Video of the Week – Obama Offers Surveillance Reform


Ever since Edward Snowden revealed last year that the US National Security Agency (NSA) had been secretly recording cyber data from individuals across the entire globe, many advocates of civil liberties have been in a state of outrage. The US government responded to Snowden’s revelations by repealing his citizenship and seeking his arrest. However, after several weeks in which Snowden remained a man without a country, he was able to escape to Russia and was granted temporary asylum.

The NSA spying scandal was a large violation of individual privacy and gave us a better view of the post 9/11 world of paranoia and surveillance. Throughout the years, government officials had stated that they had been collecting information only on individuals who were deemed to be threats to national security. But Snowden showed us that in fact the NSA was keeping track of everyone, even the leaders of US allies such as Angela Merkel of Germany. The debacle caused Obama’s approval ratings to drop and brought a landslide of outrage and ridicule, leading to memes such as this.

Obama-Selfie-NSA

Well, as the video of this week shows, President Obama decided to give a speech regarding the NSA surveillance program. As the video explains, even though he admitted that mistakes were made by the extent of surveillance, he still deemed the program to be crucial to US security and highlighted the importance of secrecy regarding the way the NSA operates. The president did explain that certain internal controls would be enacted and that unless extraordinary cases occurred, the government would not spy on allied leaders. However, he did state that the collection of meta data would continue. Over the 6 years that Obama has been the US president, my outlook has been that there is always a big difference between what Obama says and what he does. So its wise to take even this small step to reform with a grain of salt and to not be overly optimistic. As Glenn Greenwald (the journalist who first interviewed Snowden) states, this is just one big PR stunt.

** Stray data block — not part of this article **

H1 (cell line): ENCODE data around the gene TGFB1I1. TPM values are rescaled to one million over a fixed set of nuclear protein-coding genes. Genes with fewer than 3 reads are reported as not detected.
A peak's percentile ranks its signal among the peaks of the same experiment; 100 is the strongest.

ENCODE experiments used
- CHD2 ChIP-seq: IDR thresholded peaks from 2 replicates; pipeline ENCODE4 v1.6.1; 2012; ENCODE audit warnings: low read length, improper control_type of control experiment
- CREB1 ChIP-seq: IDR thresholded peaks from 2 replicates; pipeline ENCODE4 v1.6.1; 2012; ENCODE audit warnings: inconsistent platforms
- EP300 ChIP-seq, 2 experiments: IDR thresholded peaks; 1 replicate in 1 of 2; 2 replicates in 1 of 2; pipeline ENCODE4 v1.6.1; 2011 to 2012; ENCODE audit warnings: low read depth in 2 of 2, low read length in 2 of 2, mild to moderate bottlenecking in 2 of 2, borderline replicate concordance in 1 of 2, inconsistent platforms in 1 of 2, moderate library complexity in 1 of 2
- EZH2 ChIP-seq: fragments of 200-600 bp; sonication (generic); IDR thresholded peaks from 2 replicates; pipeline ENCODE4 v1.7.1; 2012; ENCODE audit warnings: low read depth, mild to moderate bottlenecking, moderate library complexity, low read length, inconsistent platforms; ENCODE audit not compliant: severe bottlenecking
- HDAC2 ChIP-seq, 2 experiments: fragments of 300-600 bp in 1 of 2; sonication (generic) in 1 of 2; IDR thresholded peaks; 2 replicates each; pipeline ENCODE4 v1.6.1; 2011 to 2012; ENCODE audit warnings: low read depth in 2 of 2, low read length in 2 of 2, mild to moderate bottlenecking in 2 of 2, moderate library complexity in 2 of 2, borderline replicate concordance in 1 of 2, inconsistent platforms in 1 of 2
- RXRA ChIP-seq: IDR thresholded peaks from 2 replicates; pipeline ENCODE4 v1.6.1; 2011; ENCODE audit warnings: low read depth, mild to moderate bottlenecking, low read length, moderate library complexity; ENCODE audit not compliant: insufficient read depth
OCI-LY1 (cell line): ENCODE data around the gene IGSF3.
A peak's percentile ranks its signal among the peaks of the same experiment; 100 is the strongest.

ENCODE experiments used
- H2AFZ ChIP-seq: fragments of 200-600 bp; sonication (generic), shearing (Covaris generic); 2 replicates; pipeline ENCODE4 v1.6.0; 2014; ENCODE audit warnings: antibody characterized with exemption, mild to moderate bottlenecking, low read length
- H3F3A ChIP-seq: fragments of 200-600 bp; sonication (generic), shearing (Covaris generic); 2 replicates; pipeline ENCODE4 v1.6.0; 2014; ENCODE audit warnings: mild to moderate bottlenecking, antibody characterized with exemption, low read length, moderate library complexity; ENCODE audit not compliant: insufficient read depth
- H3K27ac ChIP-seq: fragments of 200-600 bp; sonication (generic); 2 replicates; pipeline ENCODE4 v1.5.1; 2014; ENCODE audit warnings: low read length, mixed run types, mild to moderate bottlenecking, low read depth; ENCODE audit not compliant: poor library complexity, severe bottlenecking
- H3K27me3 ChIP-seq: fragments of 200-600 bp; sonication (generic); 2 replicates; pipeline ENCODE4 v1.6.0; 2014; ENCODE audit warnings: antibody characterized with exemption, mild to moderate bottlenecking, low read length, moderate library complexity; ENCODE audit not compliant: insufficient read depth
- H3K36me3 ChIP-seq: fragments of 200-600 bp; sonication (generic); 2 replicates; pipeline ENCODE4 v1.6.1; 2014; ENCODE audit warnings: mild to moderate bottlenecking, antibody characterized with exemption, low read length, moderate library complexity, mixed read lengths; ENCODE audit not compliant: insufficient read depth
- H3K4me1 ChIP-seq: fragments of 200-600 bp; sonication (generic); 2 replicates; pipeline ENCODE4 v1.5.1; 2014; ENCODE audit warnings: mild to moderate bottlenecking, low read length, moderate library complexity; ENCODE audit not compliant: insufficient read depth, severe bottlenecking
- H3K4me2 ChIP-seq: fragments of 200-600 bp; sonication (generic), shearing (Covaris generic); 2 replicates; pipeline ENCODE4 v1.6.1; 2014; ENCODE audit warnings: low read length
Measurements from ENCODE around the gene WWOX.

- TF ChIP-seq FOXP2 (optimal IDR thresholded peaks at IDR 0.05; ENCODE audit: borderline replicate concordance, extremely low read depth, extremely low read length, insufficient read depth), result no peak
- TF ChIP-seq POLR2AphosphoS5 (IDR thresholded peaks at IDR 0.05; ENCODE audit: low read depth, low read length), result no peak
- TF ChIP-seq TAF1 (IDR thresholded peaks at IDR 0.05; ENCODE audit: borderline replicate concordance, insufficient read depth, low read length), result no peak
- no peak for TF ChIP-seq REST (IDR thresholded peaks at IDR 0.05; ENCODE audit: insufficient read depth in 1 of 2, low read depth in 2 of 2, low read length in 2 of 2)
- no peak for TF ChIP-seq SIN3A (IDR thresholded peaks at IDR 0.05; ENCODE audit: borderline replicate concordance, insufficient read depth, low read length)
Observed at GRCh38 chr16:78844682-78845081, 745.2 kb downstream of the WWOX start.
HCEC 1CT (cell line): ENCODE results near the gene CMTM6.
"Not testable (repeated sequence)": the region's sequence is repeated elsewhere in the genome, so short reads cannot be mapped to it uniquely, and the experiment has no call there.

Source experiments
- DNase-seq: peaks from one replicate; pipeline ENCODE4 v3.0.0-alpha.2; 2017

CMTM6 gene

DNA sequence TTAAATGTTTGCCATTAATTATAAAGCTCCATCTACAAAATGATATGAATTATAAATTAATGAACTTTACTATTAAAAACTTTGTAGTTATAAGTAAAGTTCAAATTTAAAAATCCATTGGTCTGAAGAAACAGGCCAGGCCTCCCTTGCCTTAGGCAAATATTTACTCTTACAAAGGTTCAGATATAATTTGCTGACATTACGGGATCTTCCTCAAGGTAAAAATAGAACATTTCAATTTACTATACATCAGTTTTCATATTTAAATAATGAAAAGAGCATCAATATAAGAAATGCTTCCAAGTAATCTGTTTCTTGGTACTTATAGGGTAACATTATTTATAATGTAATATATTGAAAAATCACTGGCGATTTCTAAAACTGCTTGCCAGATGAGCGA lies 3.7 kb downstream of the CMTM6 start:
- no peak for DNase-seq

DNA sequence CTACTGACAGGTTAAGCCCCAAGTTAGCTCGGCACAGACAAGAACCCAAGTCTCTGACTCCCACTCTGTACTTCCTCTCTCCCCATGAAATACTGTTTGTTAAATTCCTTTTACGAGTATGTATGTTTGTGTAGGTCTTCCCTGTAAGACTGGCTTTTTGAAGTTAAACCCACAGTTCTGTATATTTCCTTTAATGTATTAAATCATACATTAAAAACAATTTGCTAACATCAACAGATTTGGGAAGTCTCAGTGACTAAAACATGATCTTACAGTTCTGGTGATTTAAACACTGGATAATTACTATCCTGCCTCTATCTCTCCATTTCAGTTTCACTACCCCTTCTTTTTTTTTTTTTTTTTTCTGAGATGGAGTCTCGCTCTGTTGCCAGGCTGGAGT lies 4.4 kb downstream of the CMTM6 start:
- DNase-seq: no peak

“I can’t in good conscience allow the U.S. government to destroy privacy, internet freedom and basic liberties for people around the world with this massive surveillance machine they’re secretly building.”
-Edward Snowden

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2 thoughts on “Video of the Week – Obama Offers Surveillance Reform”

  1. I wonder how much civillian surveillance are there in countries without an independent media to out the government (China? Turkey?). It would be unfair to expect NSA to stop listenning when you can’t be sure who else is. I sure hope Blackphone thing is legit.

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  2. Hey Barış.

    I’m sure that critics of mass surveillance including myself agree that surveillance to an extent is necessary for national security. We should use surveillance to track down possible threats before horrible acts are committed. Snowden himself stated in a recent web chat that not all spying is bad. For example, I’m certain surveillance was used to determine Osama Bin Laden’s location. However we learned that governments have chosen to blanket their entire population as possible threats. So that means massing data on everyone.

    When it comes to countries that are less democratic and that don’t have a free press, there is of course more incentive to spy on civilians. However, I don’t think any country has the technological surveillance capabilities that the United States has. The reason why the focus is on the US so much is because America is supposed to be a beacon of freedom and democracy for the rest of the world. But this case once again proves that even the mightiest free societies have their shortcomings.

    Thanks for the comment!

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